What if all apps need their methods to access data, such as obtaining the GPS location and taking photos? That will create lots of inconsistencies as every algorithm is different, and it will require programmers to work harder than they need to. Therefore, an operating system needs an API for apps to access data for the system to manage apps more effectively, for user experience to be more standardized, and to save precious time and resources from app developers.

A File System

What if each of your work documents are torn into dozens of parts, and their fragments are randomly reconstructed into papers and assigned to different folders? Well, the information will become useless because they are unreadable. The same thing will happen if a file system is not installed.

With a file system, a computer can keep track of the physical locations of each file, as well as what directories they belong to. Consequently, it enables the modification, creation, and deletion of files, all of which are normal parts of computer usage.

Handling Interrupts

Moreover, the system must have a way to handle interrupts, which are events that must be immediately processed. As IBM stated, an interrupt “alters the sequence in which the processor executes instructions”. (IBM, n.d.). It means that the associated portion of the CPU will halt what it’s doing, save where it is, and execute the code according to the interrupt right away, and then the halted application will pick up where it left off.

The Shell

Last but not least, a user interface is required. If there’s not, who will be able to type in commands, open apps manually, or see the outputs?

As mentioned before, there are two types of shells (user interfaces): Command-line interfaces (CLIs) and Graphical User Interfaces (GUIs). You’re probably using a GUI right now, but if you’re not on a mobile device, your computer is likely equipped with a visible CLI as well, which is in the form of an app. This improves user experience by creating a “shortcut” for commonly-used features and enables the use of functions that are not available or well-hidden in the GUI.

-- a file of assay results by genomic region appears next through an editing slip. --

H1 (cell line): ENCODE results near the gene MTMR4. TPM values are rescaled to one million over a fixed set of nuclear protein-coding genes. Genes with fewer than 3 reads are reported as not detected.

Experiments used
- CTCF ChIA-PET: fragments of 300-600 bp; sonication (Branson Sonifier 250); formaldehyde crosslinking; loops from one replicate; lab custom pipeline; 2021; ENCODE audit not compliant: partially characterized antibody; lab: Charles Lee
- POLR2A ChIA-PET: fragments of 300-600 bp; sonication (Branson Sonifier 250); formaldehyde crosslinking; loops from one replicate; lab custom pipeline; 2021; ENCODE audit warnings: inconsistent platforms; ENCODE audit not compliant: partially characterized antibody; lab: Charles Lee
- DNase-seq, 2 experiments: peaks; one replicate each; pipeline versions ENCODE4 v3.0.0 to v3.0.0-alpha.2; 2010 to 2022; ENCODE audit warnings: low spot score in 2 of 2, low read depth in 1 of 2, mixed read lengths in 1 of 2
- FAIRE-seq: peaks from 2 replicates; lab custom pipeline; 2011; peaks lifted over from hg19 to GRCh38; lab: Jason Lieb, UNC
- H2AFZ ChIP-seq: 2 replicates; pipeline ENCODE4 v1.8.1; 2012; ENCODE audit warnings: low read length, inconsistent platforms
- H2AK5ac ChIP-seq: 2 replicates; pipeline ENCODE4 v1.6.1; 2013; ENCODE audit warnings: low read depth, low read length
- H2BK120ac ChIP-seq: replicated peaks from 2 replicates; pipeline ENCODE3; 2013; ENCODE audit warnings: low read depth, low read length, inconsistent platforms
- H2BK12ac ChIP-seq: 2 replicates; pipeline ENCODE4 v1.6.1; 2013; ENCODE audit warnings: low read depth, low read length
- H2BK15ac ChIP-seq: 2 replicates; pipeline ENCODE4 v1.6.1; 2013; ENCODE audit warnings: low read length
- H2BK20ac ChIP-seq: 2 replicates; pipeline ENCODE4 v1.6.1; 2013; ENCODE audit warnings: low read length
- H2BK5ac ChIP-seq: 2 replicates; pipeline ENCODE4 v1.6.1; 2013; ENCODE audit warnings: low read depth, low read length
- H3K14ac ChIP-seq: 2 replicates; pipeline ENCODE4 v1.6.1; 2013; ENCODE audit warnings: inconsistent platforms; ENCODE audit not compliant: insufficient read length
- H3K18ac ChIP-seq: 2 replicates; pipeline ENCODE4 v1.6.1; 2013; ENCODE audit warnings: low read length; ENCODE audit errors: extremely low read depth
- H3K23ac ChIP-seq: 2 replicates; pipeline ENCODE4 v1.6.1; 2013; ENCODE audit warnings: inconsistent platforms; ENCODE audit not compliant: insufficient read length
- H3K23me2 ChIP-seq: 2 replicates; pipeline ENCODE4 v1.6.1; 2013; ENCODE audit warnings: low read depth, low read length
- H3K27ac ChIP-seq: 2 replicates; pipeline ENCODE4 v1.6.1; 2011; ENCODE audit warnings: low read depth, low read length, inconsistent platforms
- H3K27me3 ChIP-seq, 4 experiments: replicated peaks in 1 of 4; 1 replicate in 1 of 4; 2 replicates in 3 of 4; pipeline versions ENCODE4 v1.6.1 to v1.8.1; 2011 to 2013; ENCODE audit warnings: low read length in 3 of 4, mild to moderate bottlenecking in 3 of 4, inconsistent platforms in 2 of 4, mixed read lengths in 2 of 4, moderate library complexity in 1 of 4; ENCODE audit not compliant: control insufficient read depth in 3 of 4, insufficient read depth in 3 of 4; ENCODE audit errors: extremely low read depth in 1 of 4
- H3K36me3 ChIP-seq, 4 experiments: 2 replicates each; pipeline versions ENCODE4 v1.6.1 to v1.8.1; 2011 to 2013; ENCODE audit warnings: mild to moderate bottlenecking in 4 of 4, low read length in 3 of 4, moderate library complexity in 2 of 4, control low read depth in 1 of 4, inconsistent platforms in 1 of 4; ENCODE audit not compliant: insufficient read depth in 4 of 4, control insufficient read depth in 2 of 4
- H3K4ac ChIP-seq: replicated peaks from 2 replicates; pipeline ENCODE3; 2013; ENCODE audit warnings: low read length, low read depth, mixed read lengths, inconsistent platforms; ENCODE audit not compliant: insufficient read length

An operating system is so complex that an article this short can only scratch the surface. But we hope you’ll know a little more about the programs doing important stuff in the background from now on. We also recommend you to visit the resources we’ve used while writing this article, which are listed in the references below.

References and Credits

  1. Chris Hoffman. (2018, August 8). What is an Operating System? Retrieved August 27, 2021, from https://www.howtogeek.com/361572/what-is-an-operating-system/
  2. Curt FranklinDave Coustan. (n.d.). How Operating Systems Work. Retrieved August 27, 2021, from https://computer.howstuffworks.com/operating-system1.htm
  3. (n.d.). What is Kernel? Retrieved August 27, 2021, from https://www.javatpoint.com/what-is-kernel
  4. (n.d.). What is the Linux kernel? Retrieved August 27, 2021, from https://www.redhat.com/en/topics/linux/what-is-the-linux-kernel
  5. (n.d.). Operating System – Process Scheduling. Retrieved August 27, 2021, from https://www.tutorialspoint.com/operating_system/os_process_scheduling.htm
  6. (2020, September 27). Components of Operating System. Retrieved August 27, 2021, from https://www.tutorialandexample.com/components-of-operating-system/
  7. (n.d.). What is interrupt processing? Retrieved August 27, 2021, from https://www.ibm.com/docs/zosbasics/com.ibm.zos.zconcepts/zconc_interrupts.htm
  8. Paul Stumpe. (2020, January 27). What Happens when you click your mouse. Retrieved August 27, 2021, from https://dev.to/paulstumpe/what-happens-when-you-click-your-mouse-31d